Sen. Karla May’s “May Report” for the Week of Jan. 17, 2022

On the Floor
This week, on Jan. 19, members of both the Missouri House of Representatives and Missouri Senate came together to hear the governor deliver his annual State of the State address. In his speech, the governor said that despite the challenges we’ve faced over the past year, our state is strong and that we now have the opportunity to make it even stronger through key investments. Laying out his budget priorities, the governor reiterated his support for a 5.5% pay increase for state employees in the hopes of improving worker retention rates throughout state government. He proposed fully funding the Foundation Formula for our state’s K-12 schools once again this year, as well as increasing the base salaries for our hardworking teachers. The governor voiced continued support for workforce development programs and proposed new investments aimed at improving access to broadband internet services and clean drinking water.

Bills and Committees
Senator May’s Legislation:
This week, I presented Senate Bill 772 to the Senate’s Governmental Accountability and Fiscal Oversight Committee. This legislation creates the Community Investment Corporation Development Commission within the Department of Revenue. This commission will be tasked with gathering information and making reports regarding the establishment and operation of community investment corporations.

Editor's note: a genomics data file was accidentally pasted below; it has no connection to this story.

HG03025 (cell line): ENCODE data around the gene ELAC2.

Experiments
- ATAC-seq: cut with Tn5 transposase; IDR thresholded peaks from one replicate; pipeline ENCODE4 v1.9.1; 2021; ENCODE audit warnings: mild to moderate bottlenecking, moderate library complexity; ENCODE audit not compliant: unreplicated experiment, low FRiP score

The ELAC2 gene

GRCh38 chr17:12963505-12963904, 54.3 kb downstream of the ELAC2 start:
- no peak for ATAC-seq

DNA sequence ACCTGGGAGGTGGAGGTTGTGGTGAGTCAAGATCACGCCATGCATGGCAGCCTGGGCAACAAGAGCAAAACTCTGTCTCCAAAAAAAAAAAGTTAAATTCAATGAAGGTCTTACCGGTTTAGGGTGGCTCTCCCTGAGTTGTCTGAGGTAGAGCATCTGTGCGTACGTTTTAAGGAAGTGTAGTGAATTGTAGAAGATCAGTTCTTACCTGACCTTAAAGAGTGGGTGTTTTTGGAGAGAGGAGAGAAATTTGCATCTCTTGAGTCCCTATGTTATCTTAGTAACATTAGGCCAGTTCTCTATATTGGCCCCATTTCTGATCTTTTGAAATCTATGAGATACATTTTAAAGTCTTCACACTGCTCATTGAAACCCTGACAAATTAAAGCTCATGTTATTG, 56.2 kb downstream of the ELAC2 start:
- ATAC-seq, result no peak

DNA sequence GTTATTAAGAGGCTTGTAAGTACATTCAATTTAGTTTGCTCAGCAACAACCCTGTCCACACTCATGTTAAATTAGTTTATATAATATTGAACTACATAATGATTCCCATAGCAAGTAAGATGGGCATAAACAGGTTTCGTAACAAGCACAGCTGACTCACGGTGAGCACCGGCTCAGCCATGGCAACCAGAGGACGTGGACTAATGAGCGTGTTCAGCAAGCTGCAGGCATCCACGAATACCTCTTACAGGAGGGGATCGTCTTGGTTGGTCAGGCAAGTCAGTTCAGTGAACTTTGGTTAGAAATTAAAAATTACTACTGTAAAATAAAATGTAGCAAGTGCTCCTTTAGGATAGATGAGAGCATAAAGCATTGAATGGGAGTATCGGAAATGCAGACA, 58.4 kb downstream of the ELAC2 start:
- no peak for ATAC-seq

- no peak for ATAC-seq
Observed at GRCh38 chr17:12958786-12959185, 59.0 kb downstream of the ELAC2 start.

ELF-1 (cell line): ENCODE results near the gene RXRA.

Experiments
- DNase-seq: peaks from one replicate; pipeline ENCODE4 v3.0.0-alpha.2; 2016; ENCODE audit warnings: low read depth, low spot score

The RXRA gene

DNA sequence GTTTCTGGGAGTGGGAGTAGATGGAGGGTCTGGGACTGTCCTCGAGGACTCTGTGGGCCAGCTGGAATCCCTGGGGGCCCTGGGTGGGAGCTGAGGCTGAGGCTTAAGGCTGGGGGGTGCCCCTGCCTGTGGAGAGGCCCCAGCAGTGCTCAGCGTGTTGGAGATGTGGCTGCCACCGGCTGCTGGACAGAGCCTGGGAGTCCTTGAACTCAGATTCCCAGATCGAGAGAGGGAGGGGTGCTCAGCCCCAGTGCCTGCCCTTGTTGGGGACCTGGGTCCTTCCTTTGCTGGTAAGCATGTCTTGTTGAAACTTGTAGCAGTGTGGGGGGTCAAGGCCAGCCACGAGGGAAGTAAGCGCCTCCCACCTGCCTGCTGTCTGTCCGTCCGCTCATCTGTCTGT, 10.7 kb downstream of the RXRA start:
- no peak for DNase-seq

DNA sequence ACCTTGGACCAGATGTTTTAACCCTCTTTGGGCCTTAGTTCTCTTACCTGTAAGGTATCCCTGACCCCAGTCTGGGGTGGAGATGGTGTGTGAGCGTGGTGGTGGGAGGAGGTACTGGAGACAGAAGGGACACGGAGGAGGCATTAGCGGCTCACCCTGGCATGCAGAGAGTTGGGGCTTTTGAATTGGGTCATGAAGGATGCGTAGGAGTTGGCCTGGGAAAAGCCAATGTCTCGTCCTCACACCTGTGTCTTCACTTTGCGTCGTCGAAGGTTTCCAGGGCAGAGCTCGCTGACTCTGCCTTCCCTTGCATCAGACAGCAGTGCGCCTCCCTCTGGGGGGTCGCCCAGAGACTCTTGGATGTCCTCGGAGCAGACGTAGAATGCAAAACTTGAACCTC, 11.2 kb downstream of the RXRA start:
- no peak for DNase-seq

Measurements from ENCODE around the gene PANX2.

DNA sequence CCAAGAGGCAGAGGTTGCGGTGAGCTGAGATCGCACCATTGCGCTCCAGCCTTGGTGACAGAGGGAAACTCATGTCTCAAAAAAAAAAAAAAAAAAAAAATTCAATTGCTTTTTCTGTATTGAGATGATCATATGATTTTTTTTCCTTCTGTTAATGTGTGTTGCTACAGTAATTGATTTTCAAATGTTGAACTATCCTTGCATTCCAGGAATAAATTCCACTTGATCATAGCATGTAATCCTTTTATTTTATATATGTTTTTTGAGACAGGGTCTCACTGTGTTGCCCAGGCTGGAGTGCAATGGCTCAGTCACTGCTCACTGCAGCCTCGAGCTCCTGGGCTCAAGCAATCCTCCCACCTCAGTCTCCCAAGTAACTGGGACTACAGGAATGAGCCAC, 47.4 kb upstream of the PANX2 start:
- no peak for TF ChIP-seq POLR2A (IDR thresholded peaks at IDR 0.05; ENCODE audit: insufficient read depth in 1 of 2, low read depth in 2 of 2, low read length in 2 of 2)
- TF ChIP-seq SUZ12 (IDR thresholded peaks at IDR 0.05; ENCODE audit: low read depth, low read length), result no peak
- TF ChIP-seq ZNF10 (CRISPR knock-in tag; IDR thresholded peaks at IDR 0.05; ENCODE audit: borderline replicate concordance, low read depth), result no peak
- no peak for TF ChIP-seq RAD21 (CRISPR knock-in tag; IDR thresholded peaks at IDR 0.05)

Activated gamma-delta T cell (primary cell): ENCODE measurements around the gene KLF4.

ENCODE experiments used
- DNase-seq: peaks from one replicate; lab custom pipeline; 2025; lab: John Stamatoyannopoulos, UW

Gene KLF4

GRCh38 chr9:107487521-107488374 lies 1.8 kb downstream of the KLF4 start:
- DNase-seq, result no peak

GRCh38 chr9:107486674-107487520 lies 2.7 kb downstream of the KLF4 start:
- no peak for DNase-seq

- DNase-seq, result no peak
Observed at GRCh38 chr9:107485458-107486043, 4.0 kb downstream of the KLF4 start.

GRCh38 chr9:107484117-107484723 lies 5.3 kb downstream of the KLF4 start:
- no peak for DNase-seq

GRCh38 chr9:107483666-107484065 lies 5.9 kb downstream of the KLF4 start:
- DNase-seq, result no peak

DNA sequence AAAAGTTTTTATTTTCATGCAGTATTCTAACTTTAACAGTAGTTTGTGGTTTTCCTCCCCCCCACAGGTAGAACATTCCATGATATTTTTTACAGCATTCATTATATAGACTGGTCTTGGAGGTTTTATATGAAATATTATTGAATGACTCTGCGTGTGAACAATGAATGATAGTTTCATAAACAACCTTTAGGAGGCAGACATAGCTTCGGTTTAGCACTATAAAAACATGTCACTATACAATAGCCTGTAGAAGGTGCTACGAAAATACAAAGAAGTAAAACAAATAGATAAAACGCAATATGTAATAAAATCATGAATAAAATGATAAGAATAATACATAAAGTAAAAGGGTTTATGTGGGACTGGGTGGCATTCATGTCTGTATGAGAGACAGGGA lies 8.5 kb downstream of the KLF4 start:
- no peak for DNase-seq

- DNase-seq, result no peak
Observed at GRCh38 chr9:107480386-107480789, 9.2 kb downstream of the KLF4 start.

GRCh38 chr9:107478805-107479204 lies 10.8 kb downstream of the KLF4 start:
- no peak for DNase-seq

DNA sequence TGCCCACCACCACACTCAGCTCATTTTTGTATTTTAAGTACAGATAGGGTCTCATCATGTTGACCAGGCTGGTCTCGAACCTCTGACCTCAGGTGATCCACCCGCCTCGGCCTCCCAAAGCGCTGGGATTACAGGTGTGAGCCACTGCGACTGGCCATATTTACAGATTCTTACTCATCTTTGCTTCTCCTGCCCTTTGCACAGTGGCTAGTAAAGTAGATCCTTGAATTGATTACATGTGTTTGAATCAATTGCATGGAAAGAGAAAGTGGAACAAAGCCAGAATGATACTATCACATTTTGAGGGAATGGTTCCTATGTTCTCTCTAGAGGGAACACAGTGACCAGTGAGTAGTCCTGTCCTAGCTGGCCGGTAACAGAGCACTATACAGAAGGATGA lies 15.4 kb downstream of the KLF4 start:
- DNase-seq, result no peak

Appropriations Committee:
The Senate’s Appropriations Committee has begun meeting to review the governor’s proposed supplemental budget. This supplemental budget will help fund state government through the remaining fiscal year, which ends on June 30. Included in the governor’s supplemental budget is a proposed 5.5% pay increase for state workers, funding for expanding Missouri’s Medicaid program and additional funding for education. The governor has stated he would like to see the General Assembly pass a supplemental budget before the end of January.

The committee also heard two pieces of legislation aiming to waive the repayment of unemployment benefits overpayments that some Missourians received through no fault of their own at the height of the pandemic. The bills heard were Senate Bill 673 and Senate Bill 709.

Judiciary Committee:
The Senate’s Judiciary and Civil and Criminal Jurisprudence Committee heard two bills on Jan. 18. Senate Bill 765 increases the penalties for killing or injuring a K-9 police officer. Senate Bill 664, meanwhile, makes individuals found guilty of second degree murder when they were minors ineligible for early parole.

Other News
Missouri House Sends Congressional Redistricting Bill to Senate
On Jan. 19, the Missouri House of Representatives voted to advance congressional redistricting legislation to the Senate, but failed to add an emergency clause that would allow the bill to take effect before candidate filing for the August primary elections opens on Feb. 22. Without an emergency clause, the redistricting bill, House Bill 2117, as is would not take effect until Aug. 28 – nearly four weeks after the Aug. 2 primaries. However, lawmakers likely will revisit the emergency clause issue as the bill continues through the legislative process.